Threatpost is reporting 44M Digital Wallet Items Exposed in Key Ring Cloud Misconfig
due to unsecured AWS S3 buckets. Key Ring allows users to upload scans and photos of membership and loyalty cards onto a digital folder on one’s phone; however, many users also use it to store copies of IDs, driver licenses, credit cards, and more.
Unsecured S3 buckets are almost a daily occurrence, but in this case the security risk was compounded by users who were using the Key Ring service for more than storing loyalty card information. Some users had determined that Key Ring would further reduce the number of ID cards they carried and scanned drivers licenses, medical cards, credit cards with CCVs and government IDs. Key Ring also serves as a marketing platform for retailers and the membership lists for their clients were also present on the insecure S3 buckets. This situation was easily avoidable had Key Ring performed a review of its S3 usage to ensure that the correct permissions were applied to each bucket.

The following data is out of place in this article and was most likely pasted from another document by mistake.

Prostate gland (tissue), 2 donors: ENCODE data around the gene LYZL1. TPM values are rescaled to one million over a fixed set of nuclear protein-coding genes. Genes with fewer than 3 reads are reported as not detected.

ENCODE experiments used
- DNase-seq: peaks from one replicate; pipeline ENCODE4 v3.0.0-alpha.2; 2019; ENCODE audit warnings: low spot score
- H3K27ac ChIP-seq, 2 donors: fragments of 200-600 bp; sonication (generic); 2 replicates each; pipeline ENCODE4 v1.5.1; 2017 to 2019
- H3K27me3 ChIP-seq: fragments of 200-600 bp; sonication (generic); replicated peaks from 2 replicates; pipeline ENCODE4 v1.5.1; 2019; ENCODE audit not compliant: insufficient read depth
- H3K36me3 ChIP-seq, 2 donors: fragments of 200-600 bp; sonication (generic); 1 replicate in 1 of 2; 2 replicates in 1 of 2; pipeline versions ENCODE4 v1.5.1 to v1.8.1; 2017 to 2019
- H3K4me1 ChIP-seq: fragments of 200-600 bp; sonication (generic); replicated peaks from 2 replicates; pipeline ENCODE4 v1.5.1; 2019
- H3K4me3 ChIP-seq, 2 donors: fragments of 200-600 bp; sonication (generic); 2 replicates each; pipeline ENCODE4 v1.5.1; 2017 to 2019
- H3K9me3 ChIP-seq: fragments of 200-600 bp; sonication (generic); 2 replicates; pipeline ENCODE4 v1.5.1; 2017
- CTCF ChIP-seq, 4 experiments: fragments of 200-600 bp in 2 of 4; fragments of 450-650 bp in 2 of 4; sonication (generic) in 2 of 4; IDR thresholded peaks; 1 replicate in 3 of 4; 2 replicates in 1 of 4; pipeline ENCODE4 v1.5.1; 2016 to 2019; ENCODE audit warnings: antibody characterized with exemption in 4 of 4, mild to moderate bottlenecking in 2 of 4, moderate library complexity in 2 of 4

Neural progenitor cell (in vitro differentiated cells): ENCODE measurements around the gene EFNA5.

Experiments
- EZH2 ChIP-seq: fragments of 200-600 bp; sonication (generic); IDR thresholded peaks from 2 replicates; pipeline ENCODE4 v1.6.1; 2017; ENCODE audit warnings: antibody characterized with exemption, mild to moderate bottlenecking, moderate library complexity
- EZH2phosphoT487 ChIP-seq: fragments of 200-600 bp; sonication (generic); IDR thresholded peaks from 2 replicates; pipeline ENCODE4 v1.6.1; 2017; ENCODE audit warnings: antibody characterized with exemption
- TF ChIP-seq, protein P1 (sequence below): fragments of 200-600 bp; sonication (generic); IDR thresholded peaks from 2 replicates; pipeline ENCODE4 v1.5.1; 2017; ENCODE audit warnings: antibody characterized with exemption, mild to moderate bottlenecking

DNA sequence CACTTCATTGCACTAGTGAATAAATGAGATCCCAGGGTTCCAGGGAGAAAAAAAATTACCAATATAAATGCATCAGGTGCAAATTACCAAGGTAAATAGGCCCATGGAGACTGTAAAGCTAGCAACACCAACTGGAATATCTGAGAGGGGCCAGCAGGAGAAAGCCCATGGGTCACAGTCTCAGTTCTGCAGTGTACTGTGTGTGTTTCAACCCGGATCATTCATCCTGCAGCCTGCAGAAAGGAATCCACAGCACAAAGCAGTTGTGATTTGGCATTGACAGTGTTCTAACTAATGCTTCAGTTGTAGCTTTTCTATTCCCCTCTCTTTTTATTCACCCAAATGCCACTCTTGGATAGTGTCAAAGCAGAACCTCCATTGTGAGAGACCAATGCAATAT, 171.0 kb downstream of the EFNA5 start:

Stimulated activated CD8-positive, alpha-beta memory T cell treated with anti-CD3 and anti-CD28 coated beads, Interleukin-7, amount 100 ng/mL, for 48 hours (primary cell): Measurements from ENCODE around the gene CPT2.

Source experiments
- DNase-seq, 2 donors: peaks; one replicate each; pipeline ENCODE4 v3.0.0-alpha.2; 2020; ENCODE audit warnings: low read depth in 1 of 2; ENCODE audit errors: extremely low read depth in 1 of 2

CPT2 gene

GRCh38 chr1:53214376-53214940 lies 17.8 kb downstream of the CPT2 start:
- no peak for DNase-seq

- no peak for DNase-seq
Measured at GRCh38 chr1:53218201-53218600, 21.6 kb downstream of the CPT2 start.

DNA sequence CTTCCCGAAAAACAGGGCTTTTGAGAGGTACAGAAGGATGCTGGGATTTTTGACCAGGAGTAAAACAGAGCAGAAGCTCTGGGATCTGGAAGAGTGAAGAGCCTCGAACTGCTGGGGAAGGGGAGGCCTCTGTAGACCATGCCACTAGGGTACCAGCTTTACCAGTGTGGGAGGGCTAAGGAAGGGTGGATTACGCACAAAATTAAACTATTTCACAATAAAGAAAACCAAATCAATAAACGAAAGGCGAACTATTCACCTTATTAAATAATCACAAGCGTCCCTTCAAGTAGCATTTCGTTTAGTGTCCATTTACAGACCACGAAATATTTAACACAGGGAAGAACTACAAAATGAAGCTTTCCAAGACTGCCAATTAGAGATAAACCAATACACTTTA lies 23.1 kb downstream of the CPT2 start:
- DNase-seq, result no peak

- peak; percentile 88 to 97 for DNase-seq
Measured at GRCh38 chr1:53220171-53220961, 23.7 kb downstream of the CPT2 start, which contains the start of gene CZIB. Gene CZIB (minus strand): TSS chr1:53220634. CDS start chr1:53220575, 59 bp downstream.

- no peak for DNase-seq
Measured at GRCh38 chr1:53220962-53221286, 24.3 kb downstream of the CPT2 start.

Users do bear some of the blame in this breach though. Using a service outside of its intended purpose could easily result in unforeseen security issues. In this case, the users who scanned sensitive cards like a drivers license or government ID clearly assumed that Key Ring was appropriate for their most sensitive data. While I often recommend that businesses look at their operations through the lens of a threat model, consumers also need to think about the type of data they provide to any app or service. If that data is outside of the scope of that app or service, it’s unlikely the vendor or author is thinking about how best to secure what for them is an unanticipated use of their service.
Developers can take \”minimum viable product\” to mean \”does this work\” — they often forget to add security into their viability equation. For Key Ring, it seems overly simple to say basic security hygiene means following the instructions that came with your S3 bucket.
As for Key Ring users, there\’s a minimum cost of convenience: they will now have to be hyper vigilant with every email they receive. Phishing attacks with this level of information will easily get past firewalls.